The Top Ten Best (and Worst) Communicators of 2015

From the power of care and rapport to the sexy baby voice, what can we learn from the new breed leadership sweeping through business, pop culture, politics and sports? Each of the people on the 20th annual list of Top Ten Best and Worst Communicators of 2015 can teach us a lesson.

Top 10 Best Communicators

Warm, confident and approachable, these accessible leaders inspire us. They serve extraordinary ideas in a way that is easy to digest, understand and take action upon. The best communicators of 2015 connect with likability, humility, confidence and a focus on their audience.

1. Kat Cole - If You Don’t Know Her Yet, You Will


Kat Cole’s light is shining, and it is burning brighter and brighter. She is #1 on our list because she has united both her communications and her story in an amazing way. Here's a little background if you haven't seen her. She is now moving fast, from a “Jerry Springer Upbringing” (her words, not ours) to working her way up at Hooters to VP level, then becoming CEO of Cinnabon and now the group president of Focus Brands, Inc. Here's another view. You can see why she has gone from rags to riches, thanks to the power of communication—now that’s inspiring! But Cole’s story doesn’t stop there. When it comes to navigating the Communicator’s Roadmap, Kat Cole consistently lands herself in the Inspire quadrant. She speaks with the kind of authority and conviction that makes you want to listen (and makes her score high on emotional connection). Her lightness is proof that you don’t have to have a serious face to be taken seriously. Combining this warmth with credibility, Kat Cole consistently demonstrates the kind of executive presence that gets results—and not just in the form of promotions. She inspires others to dream big and make a difference.

2. Misty Copeland - Communicating En Pointe

Misty Copeland

Ballet may not be a spoken art form, but America Ballet Theatre’s principal dancer Misty Copeland communicates her Point of View about gratitude every day. She reminds us that we all have a story to tell, and when we deliver that story with authenticity, we can motivate and inspire. Strong eye communication and incredible facial lightness help listeners connect to her story — both on stage and off. Though sometimes a bit soft-spoken, she reminds us that our accomplishments can’t speak for themselves. We have to tell our stories, and Copeland’s story inspires us. Her killer combo of grit and joy pirouetted her right onto the list this year. As a communicator, Misty Copeland is en pointe.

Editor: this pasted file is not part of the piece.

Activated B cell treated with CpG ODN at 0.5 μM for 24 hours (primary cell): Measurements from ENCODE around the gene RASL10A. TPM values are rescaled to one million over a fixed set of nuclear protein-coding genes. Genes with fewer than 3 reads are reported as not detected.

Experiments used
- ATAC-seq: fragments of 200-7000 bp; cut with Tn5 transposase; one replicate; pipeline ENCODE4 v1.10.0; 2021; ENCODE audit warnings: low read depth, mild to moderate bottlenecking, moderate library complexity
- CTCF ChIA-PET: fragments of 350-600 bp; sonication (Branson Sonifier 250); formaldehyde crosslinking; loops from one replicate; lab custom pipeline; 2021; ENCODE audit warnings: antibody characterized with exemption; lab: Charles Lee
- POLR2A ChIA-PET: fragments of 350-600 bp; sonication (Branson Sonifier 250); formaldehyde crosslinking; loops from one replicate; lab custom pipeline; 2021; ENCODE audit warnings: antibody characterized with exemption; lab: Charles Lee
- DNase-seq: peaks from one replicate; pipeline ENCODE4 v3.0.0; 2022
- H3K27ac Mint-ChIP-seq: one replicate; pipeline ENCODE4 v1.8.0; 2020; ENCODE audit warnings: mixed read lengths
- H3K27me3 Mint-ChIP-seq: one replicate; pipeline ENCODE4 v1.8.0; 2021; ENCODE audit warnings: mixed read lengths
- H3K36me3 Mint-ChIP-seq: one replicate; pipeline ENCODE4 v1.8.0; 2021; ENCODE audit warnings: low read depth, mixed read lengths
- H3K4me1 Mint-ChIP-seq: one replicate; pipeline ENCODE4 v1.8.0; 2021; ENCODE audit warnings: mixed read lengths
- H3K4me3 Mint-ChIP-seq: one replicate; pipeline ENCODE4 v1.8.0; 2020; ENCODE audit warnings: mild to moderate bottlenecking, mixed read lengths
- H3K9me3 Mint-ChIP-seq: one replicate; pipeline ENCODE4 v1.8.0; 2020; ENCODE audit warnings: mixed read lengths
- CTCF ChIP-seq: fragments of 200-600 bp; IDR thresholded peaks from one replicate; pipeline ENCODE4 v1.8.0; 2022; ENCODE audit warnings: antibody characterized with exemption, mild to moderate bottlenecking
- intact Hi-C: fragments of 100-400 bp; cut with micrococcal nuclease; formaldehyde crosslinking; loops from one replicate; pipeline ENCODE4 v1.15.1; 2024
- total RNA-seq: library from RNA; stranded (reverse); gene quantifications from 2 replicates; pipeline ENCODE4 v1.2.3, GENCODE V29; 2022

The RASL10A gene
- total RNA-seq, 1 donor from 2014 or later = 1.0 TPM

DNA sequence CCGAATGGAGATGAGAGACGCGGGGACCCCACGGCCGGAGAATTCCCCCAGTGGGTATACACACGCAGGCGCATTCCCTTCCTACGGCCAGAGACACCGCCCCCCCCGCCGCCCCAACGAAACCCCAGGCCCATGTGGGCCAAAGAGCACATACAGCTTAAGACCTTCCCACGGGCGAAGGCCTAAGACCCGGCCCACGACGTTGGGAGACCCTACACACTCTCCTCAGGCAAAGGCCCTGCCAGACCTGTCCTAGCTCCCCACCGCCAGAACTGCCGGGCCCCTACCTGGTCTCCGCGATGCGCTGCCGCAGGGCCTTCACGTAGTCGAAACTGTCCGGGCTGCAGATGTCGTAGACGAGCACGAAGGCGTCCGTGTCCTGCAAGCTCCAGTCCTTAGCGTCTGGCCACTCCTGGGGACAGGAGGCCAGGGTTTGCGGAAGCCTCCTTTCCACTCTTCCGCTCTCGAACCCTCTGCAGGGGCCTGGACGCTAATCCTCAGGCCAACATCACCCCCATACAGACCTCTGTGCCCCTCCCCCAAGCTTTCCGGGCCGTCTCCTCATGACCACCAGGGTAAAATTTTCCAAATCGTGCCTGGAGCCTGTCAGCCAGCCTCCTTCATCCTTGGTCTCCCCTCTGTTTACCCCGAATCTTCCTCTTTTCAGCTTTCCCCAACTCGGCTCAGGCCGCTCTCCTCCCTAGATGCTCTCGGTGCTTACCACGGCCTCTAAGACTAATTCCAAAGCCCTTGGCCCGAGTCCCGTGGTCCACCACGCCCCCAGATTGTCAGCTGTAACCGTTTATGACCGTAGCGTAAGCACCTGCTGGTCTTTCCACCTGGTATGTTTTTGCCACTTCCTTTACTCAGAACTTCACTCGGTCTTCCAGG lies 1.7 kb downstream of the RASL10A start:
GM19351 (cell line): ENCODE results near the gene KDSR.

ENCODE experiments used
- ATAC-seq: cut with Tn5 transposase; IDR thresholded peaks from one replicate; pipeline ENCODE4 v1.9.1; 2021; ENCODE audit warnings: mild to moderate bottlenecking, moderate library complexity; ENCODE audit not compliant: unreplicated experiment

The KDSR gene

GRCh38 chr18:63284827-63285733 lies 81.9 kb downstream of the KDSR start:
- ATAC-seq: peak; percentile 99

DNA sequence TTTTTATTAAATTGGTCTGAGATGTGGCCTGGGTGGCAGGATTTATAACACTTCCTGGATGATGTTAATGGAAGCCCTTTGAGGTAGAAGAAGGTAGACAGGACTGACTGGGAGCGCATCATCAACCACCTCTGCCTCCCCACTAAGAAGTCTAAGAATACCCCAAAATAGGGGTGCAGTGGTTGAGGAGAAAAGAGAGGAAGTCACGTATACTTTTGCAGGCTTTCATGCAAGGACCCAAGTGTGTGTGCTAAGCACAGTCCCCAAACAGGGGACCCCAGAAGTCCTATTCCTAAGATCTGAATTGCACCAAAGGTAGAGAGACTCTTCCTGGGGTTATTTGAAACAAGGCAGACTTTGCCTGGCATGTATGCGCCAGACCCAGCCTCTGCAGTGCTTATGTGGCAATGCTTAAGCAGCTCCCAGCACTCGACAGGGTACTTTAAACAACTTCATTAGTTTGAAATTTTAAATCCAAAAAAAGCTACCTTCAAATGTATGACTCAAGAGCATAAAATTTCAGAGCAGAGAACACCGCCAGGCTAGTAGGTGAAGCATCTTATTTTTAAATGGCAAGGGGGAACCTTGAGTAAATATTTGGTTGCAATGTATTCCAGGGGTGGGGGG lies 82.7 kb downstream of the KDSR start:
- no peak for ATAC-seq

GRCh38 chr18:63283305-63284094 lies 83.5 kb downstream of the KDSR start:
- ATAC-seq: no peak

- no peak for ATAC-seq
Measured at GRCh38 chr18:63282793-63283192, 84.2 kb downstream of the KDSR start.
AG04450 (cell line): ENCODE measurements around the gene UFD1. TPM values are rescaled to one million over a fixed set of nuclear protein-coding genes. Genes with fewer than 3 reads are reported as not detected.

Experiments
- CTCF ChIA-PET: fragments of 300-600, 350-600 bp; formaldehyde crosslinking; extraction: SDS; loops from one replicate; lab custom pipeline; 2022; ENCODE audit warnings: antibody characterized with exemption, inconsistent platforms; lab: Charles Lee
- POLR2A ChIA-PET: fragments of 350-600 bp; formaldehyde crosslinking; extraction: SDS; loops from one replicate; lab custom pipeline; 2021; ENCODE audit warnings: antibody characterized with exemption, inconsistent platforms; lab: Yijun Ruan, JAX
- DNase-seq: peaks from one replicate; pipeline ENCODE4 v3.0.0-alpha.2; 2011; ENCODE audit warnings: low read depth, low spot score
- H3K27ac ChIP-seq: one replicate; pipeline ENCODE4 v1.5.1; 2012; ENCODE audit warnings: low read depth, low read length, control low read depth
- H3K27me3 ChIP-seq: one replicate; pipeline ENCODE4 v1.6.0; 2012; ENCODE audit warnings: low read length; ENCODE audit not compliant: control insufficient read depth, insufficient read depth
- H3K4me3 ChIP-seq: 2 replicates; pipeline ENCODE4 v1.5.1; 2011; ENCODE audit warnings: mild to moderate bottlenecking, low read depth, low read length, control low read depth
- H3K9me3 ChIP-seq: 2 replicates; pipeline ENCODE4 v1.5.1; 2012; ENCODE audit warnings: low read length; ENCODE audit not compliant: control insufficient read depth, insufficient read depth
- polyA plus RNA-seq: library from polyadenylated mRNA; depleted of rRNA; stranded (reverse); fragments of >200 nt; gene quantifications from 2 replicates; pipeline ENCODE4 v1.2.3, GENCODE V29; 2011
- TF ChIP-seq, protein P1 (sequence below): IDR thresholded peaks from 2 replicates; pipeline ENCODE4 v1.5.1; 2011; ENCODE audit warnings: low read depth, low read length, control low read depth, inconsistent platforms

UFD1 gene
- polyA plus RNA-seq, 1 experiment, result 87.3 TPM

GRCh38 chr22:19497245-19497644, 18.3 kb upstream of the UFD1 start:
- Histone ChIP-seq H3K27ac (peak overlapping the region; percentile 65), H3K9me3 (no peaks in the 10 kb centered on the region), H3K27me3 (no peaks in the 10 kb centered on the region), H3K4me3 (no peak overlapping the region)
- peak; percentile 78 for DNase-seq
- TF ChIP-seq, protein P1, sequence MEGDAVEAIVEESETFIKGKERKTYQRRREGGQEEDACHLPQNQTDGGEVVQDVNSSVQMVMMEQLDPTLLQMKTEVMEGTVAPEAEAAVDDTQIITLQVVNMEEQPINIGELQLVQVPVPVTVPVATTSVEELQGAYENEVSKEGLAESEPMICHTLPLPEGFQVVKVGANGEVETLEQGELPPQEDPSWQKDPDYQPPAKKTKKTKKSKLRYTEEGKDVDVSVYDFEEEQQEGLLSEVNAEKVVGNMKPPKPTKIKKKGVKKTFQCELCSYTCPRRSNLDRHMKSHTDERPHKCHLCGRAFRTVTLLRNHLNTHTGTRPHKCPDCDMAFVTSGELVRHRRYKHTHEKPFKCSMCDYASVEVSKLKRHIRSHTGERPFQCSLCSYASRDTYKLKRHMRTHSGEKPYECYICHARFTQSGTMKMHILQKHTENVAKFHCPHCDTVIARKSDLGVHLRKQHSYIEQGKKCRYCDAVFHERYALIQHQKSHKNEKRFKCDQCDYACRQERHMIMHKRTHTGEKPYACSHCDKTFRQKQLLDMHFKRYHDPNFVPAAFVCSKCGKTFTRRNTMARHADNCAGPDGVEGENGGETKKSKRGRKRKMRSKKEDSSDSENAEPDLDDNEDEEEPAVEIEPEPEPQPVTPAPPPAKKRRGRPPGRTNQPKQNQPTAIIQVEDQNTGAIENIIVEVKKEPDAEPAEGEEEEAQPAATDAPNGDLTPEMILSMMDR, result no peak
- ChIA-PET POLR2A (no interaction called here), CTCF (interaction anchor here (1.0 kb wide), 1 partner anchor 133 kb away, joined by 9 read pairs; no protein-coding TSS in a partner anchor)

3. Marco Rubio – The Smart, Quick Connector

Marco Rubio is back on our list (from 2012 and 2010), and for good reason. He’s a direct communicator who is strong in emotional connection. In a political climate where he who yells loudest gets the most coverage, Rubio’s warmth and plainspokenness cut through the noise and resonate with voters. He answers in a clear, concise way (here at 1:14), without the rambling or hyperbole that many politicians use. Likability matters — in politics and in business — and he’s got it in spades. The biggest complaint about Rubio is that he drinks a lot of water. He’s acknowledged it as a weakness, and hopefully he doesn’t use it as a crutch. Will his strong communication skills earn him a 2016 Presidential nomination? We’ll be watching to find out.

4. Justin Trudeau – More Person than Politician

Canada’s new Prime Minister has convinced Canadians to care about politics again. He is real, authentic and warm. More person than politician, admitting what he doesn’t know and conveying empathy helped Justin Trudeau outshine his predecessor. In a similar way that Obama’s great communicating in big speeches at the 2004 Democratic National Convention and the “Yes we can” rhetoric of 2008 shifted the political tide in the U.S. toward hope and change, Trudeau has a fresh approach and a magnetism you can’t help but feel. Now that’s darn strong communicating. With a dynamic voice, a vocal punch, lightness in his face and an expression that shows he cares, Trudeau connects with people. We love his forward lean — and we can’t wait to see the impact he brings to Canada and the world scene.

5. Doug McMillon – The New Breed of CEO


Budding leaders, take note: trust is earned not solely from authority but from connection and care. Doug McMillon embodies a new brand of leadership that is intentional about using communication as an opportunity to inspire and connect to the bigger picture. Wal-Mart’s youngest CEO (since founder Sam Walton) doesn’t come across as an efficiency-crazed bottom-line guy. Instead, he communicates care about his employees, his consumers and society. He tackles social issues, like minimum wage and work-life balance, speaking clearly and directly to his audience. McMillon’s emotive facial expressions, raised eyebrows and lightness in his cheeks enable him to come across as warm, humble and approachable. He’s particularly good in interviews (demonstrating the impact of media training), staying calm and focused even when hammered with hostile questions. Our goal is for more CEO’s on the Fortune list to communicate like McMillon.

6. Sal Khan – Conquering the Curse of Knowledge